Author Topic: Vanguard Account  (Read 3243 times)


  • 5 O'Clock Shadow
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Vanguard Account
« on: November 07, 2014, 08:31:16 AM »
Hey Mustache Nation,

These may be dumb questions but I knew i would get good info if i asked them here regarding vanguard accounts.(I have never bought stocks on my own before)

1. How did you invest in vanguard? open an account through vanguard's website? through a different entity like betterment?
2. can you withdraw your money form your vanguard account? how often? are there any penalties? (obviously i would need to maintain the minimum balance)

 My situation:
I am a small time real estate investor, and want to save for my next down payment, however i don't want the money just to sit in my savings account, could i put it in a vanguard account, and then in about a year pull it out (or most of it) and use it to buy a house. is this a viable option? looking for advice, and any info on opening a vanguard account.

Thanks in advance for all the great advice!

Aspiring Mustachian


  • Pencil Stache
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Re: Vanguard Account
« Reply #1 on: November 07, 2014, 08:38:03 AM »
Stick with the savings account if you need the money in one year.

In one year the stock market could lose 50%.  If you need the money so soon you want a more stable account.


  • Stubble
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Re: Vanguard Account
« Reply #2 on: November 07, 2014, 08:38:52 AM »
1. vanguard's individual investor website is what you want. While I personally have not decided on if Betterment is worth it yet I can say it is NOT worth it in your situation.
2. You can withdraw your money, however if you are going to be more frequent than every couple of months I would suggest going with the ETF's instead.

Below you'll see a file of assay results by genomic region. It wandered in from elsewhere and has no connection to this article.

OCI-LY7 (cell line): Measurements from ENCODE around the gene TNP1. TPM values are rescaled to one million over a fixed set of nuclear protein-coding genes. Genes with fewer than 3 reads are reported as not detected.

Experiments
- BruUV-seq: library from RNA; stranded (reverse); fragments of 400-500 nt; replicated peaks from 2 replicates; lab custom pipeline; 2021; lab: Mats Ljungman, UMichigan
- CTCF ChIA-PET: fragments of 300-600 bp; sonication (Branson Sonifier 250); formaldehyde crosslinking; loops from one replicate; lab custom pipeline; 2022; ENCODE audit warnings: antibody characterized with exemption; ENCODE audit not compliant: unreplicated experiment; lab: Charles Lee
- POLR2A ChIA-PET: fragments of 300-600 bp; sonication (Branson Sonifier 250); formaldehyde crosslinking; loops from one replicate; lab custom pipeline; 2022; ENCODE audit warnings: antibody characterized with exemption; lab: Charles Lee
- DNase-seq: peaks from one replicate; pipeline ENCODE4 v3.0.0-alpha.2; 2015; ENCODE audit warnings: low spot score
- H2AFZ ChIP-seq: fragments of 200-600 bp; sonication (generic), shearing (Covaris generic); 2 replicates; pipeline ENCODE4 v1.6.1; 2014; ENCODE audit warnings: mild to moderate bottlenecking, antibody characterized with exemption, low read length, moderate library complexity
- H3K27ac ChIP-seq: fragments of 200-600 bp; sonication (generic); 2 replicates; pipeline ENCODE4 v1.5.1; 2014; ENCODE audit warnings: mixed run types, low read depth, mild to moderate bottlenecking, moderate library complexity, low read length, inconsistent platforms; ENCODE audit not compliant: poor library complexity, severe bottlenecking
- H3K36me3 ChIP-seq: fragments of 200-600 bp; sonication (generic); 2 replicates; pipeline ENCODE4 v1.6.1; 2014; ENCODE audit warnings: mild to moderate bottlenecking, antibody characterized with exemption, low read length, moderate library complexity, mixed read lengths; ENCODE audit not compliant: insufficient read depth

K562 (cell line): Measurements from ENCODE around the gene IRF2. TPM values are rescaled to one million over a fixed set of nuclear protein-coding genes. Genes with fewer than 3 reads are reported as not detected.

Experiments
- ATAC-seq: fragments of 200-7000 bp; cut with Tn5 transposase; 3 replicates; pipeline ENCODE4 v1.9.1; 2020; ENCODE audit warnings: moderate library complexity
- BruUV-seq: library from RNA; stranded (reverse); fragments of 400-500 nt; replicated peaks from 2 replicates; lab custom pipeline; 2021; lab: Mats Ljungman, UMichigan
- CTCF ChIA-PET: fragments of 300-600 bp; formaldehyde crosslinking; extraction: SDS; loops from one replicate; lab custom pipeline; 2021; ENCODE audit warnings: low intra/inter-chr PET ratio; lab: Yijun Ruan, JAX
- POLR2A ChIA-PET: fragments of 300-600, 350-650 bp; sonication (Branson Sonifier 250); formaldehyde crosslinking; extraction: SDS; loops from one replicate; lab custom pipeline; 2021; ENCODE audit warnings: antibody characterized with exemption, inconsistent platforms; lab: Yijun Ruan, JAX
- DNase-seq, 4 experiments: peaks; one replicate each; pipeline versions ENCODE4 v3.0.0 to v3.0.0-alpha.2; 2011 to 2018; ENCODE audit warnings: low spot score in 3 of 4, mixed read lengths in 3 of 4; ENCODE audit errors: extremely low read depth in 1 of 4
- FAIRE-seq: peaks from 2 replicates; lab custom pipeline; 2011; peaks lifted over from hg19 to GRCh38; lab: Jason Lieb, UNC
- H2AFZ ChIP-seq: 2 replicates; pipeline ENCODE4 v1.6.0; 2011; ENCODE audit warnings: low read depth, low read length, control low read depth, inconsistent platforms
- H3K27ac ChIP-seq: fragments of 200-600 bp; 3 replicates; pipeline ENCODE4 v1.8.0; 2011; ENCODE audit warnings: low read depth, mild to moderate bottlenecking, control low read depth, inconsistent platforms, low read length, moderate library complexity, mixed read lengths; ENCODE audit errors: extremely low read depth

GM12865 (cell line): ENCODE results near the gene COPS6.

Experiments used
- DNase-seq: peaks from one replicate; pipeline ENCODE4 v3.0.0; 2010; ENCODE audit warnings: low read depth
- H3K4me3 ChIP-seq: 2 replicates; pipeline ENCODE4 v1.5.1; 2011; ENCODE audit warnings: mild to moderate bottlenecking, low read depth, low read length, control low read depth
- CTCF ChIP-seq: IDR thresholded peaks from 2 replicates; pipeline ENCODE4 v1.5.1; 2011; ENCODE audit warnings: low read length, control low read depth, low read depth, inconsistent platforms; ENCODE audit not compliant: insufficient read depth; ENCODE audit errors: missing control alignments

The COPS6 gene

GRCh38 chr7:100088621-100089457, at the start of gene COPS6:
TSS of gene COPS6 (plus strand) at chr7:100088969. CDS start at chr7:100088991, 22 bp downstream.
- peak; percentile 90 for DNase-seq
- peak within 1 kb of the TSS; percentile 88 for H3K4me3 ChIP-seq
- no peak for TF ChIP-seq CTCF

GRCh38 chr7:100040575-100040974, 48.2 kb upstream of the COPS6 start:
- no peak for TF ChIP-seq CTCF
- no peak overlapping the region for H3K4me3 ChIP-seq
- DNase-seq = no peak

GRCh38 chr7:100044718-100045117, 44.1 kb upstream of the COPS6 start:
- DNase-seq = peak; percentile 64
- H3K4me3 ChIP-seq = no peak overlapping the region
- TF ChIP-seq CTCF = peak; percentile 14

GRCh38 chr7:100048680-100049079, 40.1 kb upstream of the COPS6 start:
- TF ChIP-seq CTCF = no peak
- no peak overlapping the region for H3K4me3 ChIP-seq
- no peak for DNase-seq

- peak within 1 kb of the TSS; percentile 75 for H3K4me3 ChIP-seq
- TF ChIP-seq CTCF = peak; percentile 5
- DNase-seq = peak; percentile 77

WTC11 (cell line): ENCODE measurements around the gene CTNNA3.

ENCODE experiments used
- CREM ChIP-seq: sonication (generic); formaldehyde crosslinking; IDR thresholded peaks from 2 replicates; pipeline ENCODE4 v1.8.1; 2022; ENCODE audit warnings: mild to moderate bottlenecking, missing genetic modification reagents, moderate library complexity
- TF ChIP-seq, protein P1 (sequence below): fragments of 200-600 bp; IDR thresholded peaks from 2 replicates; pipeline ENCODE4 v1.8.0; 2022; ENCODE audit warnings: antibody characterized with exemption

I do the same thing with large purchases, real estate investments etc. Park the money there and let the market do it's thing. Keep in mind by doing this for "a year or so" as you said that it is a real possibility there will be less in there than you put in on such a short time frame.


  • Pencil Stache
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Re: Vanguard Account
« Reply #3 on: November 07, 2014, 09:36:36 AM »
If you'll need the money in a year, your best bet is to just put it in a savings account. But if you are flexible on when you can buy (so you aren't selling at a loss), then maybe you could go ahead and invest. For a 1 year investment horizon, Betterment would probably suggest something like 20% stocks and 80% bonds. You could go with Betterment and take their recommendation for a little extra fee. Otherwise you could simple invest in something like the Vanguard LifeStrategy Income Fund at Vanguard. You could also create your own allocation of ETF's for an even cheaper cost at Vanguard. But it's totally up to you.

Personally, I'd invest it as I hate my money sitting in a bank account earning next to nothing. My wife and I have our Roth IRA's and joint brokerage account at Vanguard invested in ETFs. However, I just opened an account at TD Ameritrade for our emergency fund so I could invest in their commission-free ETFs. I chose TD Ameritrade because they offer several commission-free municipal bond ETFs while still offering me the Vanguard stock ETFs that I wanted. Due to the longer horizon of an emergency fund (or hopefully longer horizon), I went 40% stocks and 60% bonds.

neo von retorch

  • Magnum Stache
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Re: Vanguard Account
« Reply #4 on: November 07, 2014, 10:48:15 AM »
Do you have a "normal" savings account (i.e. 0.05% interest) or one of the better paying online ones? (SmartyPig is 1%, GE Capital Savings is 0.95%)


  • Bristles
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Re: Vanguard Account
« Reply #5 on: November 07, 2014, 12:43:30 PM »
Agreed with everyone else. For only 1 year go with a high interest savings account. Tons of them out there. I have mine at Sallie Mae and haven't had any issues. I actually use the money market account but it is the same thing.

If you are going to do things longer Vanguard's personal investor site.

With most of the online things they have some delay between when you make your order (whether it being putting money in or getting it out). I believe most of this is due to regulations and not because they like to be slow. So keep in mind you might need to wait a day or 2.